He Wasn't Free at All

Joyce Johnson spoke with Terry Gross back in June 2001 when her book, Door Wide Open: A Beat Love Affair in Letters came out in paperback. She was in a relationship with Jack Kerouac during the time that On the Road was published. Her insights into him and how the success of the book changed him really rang true, and I think about her comments whenever his writing is brought up as it has been recently with the 50th anniversary of its publication (such as today's New York Times editorial by David Brooks). Joyce, whose memoir is titled Minor Characters, was airbrushed out of the photo that Gap used several years ago for an ad featuring Kerouac.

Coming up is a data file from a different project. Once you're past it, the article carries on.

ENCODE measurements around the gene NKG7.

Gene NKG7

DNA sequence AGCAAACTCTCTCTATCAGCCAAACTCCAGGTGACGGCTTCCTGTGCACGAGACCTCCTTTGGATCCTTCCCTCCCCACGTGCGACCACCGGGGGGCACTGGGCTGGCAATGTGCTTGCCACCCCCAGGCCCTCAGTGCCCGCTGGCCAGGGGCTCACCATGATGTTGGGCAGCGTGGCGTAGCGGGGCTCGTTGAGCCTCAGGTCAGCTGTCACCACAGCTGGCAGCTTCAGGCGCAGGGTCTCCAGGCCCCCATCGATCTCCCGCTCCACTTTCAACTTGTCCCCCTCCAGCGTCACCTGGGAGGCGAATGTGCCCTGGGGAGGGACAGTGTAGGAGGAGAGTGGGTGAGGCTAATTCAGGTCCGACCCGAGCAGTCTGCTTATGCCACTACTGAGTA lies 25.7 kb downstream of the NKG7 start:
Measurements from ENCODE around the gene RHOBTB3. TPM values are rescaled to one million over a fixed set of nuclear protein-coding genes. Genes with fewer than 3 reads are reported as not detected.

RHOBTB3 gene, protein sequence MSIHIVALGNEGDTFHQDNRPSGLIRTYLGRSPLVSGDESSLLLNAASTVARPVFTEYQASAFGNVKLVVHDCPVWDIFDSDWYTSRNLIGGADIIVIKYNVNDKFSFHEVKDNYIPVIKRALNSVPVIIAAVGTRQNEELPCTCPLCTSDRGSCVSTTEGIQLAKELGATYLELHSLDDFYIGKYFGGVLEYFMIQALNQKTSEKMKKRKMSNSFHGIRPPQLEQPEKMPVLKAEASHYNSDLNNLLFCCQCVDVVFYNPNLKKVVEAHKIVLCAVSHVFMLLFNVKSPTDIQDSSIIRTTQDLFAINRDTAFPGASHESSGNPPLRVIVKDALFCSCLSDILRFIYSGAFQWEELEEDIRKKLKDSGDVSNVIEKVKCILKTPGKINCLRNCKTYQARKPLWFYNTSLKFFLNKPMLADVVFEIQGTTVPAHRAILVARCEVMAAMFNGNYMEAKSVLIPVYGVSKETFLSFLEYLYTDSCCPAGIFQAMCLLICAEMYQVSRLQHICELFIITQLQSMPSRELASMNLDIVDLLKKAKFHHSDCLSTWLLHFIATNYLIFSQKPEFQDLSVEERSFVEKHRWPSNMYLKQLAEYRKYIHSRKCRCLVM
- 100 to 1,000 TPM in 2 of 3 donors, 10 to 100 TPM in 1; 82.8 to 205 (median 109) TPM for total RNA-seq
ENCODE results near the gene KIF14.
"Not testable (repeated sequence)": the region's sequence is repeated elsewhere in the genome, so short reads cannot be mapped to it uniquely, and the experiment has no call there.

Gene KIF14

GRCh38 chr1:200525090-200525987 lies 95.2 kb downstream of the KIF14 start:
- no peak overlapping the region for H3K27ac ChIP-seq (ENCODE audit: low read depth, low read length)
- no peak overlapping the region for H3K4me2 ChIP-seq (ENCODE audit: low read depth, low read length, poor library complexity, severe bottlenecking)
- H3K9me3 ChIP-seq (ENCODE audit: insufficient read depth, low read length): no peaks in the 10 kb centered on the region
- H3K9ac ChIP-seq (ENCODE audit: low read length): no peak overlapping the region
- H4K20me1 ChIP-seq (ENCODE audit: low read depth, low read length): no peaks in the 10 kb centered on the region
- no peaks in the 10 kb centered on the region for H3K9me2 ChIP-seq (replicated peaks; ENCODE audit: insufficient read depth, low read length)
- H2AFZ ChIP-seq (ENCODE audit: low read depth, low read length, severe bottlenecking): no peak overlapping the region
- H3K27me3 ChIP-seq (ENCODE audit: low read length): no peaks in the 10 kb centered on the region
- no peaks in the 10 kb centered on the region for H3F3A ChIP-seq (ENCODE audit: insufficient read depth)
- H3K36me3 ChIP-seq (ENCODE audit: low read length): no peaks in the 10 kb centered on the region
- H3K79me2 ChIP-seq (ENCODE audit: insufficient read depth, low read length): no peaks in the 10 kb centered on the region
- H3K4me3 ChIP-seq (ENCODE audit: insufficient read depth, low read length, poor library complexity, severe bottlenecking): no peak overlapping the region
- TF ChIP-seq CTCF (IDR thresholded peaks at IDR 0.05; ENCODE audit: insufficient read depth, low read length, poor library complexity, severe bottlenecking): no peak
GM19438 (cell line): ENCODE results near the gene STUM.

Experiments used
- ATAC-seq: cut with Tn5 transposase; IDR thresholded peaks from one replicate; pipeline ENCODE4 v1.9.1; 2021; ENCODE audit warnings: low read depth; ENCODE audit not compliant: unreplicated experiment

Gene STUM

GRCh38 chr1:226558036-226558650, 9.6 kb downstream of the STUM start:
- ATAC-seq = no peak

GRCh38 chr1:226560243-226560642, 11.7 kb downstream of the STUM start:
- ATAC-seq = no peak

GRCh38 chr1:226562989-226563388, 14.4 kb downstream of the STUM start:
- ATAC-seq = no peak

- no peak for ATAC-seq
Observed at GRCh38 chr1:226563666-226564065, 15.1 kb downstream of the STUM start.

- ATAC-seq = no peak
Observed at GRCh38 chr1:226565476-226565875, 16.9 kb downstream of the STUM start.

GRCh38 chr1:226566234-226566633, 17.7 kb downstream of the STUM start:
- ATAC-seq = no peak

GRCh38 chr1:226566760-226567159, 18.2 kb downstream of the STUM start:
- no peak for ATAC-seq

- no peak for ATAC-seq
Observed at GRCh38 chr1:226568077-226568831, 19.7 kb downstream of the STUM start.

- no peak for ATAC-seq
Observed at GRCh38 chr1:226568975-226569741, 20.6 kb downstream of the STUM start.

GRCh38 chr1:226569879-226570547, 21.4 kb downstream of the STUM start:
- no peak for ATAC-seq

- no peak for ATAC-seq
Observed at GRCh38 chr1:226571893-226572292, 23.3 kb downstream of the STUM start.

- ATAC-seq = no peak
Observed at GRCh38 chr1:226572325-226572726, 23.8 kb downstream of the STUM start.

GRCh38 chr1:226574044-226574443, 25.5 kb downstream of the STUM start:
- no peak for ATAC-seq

TG: You say in your book that you had to protect your memories from being swamped by Jack Kerouac’s legend. What are some parts of the legend that don’t fit with your memories?

JJ: Well, the idea that Jack was such a free spirit, mainly, a big example of freedom or that he was this great Buddhist. Those things. Because although he certainly did go on the road, deep inside him he wasn’t free at all. He was so knotted up and so miserable and so attached to his mother. Buddhism was something that was very important to Jack. It was one of those things he looked to, to find some solution to what troubled him. But he really misused it. Even though he had a profound intellectual understanding of it, he used Buddhism to sort of rationalize all his problems—what was the point of dealing with them since we’re all going to die anyway?